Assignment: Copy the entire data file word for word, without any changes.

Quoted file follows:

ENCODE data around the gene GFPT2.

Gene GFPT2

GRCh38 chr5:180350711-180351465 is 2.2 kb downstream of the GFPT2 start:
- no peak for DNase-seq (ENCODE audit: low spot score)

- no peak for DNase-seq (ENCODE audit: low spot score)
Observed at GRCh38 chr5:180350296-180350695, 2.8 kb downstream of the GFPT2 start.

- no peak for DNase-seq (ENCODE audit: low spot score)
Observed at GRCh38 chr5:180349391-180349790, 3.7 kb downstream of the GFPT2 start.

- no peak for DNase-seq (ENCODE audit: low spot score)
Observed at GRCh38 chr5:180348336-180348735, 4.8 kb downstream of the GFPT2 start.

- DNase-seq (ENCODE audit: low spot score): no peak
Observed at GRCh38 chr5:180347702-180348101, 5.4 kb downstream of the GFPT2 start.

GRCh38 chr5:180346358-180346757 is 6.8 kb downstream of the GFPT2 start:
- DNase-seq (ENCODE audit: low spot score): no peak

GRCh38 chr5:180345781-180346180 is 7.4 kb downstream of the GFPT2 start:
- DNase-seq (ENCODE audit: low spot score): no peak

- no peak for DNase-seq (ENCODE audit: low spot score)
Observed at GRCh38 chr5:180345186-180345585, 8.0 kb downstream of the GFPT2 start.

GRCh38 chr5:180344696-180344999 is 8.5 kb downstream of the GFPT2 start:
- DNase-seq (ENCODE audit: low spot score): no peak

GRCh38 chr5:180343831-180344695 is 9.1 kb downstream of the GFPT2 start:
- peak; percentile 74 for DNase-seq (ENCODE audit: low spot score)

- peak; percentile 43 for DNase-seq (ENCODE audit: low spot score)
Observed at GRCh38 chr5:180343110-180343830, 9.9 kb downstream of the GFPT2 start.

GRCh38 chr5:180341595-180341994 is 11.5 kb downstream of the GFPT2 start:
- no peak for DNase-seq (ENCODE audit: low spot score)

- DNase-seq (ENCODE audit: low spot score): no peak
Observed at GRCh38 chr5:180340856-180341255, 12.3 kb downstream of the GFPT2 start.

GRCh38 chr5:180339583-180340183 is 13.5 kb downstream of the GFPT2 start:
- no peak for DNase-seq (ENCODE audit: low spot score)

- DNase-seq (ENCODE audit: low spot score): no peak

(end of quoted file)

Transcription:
ENCODE data around the gene GFPT2.

Gene GFPT2

GRCh38 chr5:180350711-180351465 is 2.2 kb downstream of the GFPT2 start:
- no peak for DNase-seq (ENCODE audit: low spot score)

- no peak for DNase-seq (ENCODE audit: low spot score)
Observed at GRCh38 chr5:180350296-180350695, 2.8 kb downstream of the GFPT2 start.

- no peak for DNase-seq (ENCODE audit: low spot score)
Observed at GRCh38 chr5:180349391-180349790, 3.7 kb downstream of the GFPT2 start.

- no peak for DNase-seq (ENCODE audit: low spot score)
Observed at GRCh38 chr5:180348336-180348735, 4.8 kb downstream of the GFPT2 start.

- DNase-seq (ENCODE audit: low spot score): no peak
Observed at GRCh38 chr5:180347702-180348101, 5.4 kb downstream of the GFPT2 start.

GRCh38 chr5:180346358-180346757 is 6.8 kb downstream of the GFPT2 start:
- DNase-seq (ENCODE audit: low spot score): no peak

GRCh38 chr5:180345781-180346180 is 7.4 kb downstream of the GFPT2 start:
- DNase-seq (ENCODE audit: low spot score): no peak

- no peak for DNase-seq (ENCODE audit: low spot score)
Observed at GRCh38 chr5:180345186-180345585, 8.0 kb downstream of the GFPT2 start.

GRCh38 chr5:180344696-180344999 is 8.5 kb downstream of the GFPT2 start:
- DNase-seq (ENCODE audit: low spot score): no peak

GRCh38 chr5:180343831-180344695 is 9.1 kb downstream of the GFPT2 start:
- peak; percentile 74 for DNase-seq (ENCODE audit: low spot score)

- peak; percentile 43 for DNase-seq (ENCODE audit: low spot score)
Observed at GRCh38 chr5:180343110-180343830, 9.9 kb downstream of the GFPT2 start.

GRCh38 chr5:180341595-180341994 is 11.5 kb downstream of the GFPT2 start:
- no peak for DNase-seq (ENCODE audit: low spot score)

- DNase-seq (ENCODE audit: low spot score): no peak
Observed at GRCh38 chr5:180340856-180341255, 12.3 kb downstream of the GFPT2 start.

GRCh38 chr5:180339583-180340183 is 13.5 kb downstream of the GFPT2 start:
- no peak for DNase-seq (ENCODE audit: low spot score)

- DNase-seq (ENCODE audit: low spot score): no peak